About Us

  • Eyes on Trade is a blog by the staff of Public Citizen's Global Trade Watch (GTW) division. GTW aims to promote democracy by challenging corporate globalization, arguing that the current globalization model is neither a random inevitability nor "free trade." Eyes on Trade is a space for interested parties to share information about globalization and trade issues, and in particular for us to share our watchdogging insights with you! GTW director Lori Wallach's initial post explains it all.

Contact

« Just Relax, Canada. U.S. Pharma Will Handle It | Main | WTO Rules Against Yet Another U.S. Consumer Protection Policy »

June 21, 2012

Can you say "Déjà vu" in Spanish?

Dear Neighbor:

Congratulations on your inclusion in the elite group of states that are currently negotiating the Trans-Pacific Partnership (TPP) Agreement! Your acceptance into this proposed “historic, 21st century trade agreement” means that much of the “burden” of making laws and regulations for your nation will be taken off of you. No worries; lobbyists for Hollywood and American pharmaceutical companies and more than 600 official “corporate trade advisers” to the Office of United States Trade Representative (USTR) will help take care of the details.

Sorry to mention it, but we’re afraid many of your laws pertaining to intellectual property (IP), affecting issuesACTA Rises from Internet privacy to access to affordable medications, might need a little “tweaking” to ensure they comply with the specifications of U.S. corporate “advisers.” The USTR’s demands at the TPP negotiations read like a wish list from the Pharmaceutical Research and Manufacturers of America (PhRMA) and the Recording Industry Association of America (RIAA), and YOU have the opportunity to grant all their wishes.

You see, the condition the U.S. imposed for Mexico to get a seat at this corporate banquet was that Mexico agree to accept everything that the other countries already have negotiated over the past three years. Sure, NAFTA required some nasty changes to your IP laws. Remember the millions your government wasted trying to lift the U.S. patent on common yellow beans that a bio-prospector filed after NAFTA? Well, wait until you get a look at the 21st century NAFTA on steroids!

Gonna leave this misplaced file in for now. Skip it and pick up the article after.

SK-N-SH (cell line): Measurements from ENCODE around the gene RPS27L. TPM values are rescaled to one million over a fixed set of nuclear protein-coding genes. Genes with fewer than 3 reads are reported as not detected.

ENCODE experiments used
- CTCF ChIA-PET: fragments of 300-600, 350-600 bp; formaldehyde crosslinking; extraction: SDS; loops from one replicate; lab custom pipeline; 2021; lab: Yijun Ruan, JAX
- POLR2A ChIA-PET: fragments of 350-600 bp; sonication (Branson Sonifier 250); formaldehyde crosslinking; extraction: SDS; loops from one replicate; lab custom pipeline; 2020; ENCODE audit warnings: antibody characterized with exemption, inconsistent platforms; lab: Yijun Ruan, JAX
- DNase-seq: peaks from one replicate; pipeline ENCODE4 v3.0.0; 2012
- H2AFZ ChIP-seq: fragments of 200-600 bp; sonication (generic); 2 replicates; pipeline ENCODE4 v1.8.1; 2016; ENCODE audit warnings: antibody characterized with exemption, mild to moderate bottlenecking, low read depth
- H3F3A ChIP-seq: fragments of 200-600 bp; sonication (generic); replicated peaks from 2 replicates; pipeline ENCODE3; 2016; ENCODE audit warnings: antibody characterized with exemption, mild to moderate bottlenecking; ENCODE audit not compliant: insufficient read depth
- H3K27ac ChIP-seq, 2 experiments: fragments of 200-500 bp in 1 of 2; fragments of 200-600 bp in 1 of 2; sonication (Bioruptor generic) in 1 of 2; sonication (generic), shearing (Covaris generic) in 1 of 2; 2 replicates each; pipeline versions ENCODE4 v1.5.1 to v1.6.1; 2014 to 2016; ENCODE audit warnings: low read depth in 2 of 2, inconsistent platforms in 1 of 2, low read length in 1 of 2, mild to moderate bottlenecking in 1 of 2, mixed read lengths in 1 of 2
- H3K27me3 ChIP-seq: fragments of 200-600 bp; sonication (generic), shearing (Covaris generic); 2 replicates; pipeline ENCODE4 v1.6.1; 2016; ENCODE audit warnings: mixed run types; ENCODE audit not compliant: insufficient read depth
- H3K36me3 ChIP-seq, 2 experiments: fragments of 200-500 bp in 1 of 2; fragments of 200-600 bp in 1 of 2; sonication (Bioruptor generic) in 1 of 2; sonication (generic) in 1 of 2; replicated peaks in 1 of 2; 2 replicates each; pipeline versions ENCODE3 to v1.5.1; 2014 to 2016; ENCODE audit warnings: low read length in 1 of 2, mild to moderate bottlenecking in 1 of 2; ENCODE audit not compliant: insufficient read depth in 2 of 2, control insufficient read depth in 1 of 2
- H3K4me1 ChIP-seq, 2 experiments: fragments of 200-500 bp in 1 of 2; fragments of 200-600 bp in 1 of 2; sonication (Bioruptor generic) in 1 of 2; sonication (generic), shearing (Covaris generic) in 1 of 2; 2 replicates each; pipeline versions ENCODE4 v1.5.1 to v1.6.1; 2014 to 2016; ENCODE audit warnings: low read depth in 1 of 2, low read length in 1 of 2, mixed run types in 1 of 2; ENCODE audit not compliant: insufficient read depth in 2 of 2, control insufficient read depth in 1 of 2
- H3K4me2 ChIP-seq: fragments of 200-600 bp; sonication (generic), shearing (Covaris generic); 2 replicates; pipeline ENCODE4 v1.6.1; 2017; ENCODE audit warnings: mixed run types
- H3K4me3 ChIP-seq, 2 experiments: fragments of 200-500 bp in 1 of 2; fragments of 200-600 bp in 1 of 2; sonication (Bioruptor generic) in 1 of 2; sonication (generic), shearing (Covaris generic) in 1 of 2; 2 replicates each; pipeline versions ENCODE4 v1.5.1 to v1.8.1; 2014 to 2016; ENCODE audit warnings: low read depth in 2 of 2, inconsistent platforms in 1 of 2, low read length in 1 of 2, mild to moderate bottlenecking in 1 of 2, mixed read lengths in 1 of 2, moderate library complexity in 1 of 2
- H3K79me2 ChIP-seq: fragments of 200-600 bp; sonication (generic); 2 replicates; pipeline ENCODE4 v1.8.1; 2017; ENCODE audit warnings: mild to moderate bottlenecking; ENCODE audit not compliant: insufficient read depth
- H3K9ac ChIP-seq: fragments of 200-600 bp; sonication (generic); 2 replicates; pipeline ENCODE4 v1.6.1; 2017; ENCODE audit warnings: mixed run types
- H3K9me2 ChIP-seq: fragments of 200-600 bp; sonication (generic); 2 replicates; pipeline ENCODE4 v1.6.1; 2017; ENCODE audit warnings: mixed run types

As a part of the “historic” TPP negotiations, it is time for your laws to truly reflect your new “21st century” status. For instance, you need to expand pharmaceutical patent protection and create new pharmaceutical monopolies in Mexico. You also need to extend copyright protection to device memory buffers and criminalize circumvention of technological protection measures, limiting fair and educational uses of all kinds of literary and artistic content. Overall, you are expected to introduce new, draconian provisions into Mexican law to lengthen, strengthen and broaden IP monopolies in Mexico.

The strict IP enforcement in this scenario may seem very familiar to you. In fact, you fought off a very similar – although less extreme – attack on your privacy and rights on the Internet in 2011 in the form of the Anti-Counterfeiting Trade Agreement (ACTA). Some objections to ACTA expressed by Mexico Senator Carlos Sotelo Garcia in September 2010 included the opaque nature of the ACTA negotiations, stringent IP enforcement measures (championed by the U.S.), and the “erosion” of access to information technology for approximately thirty million Mexican citizens.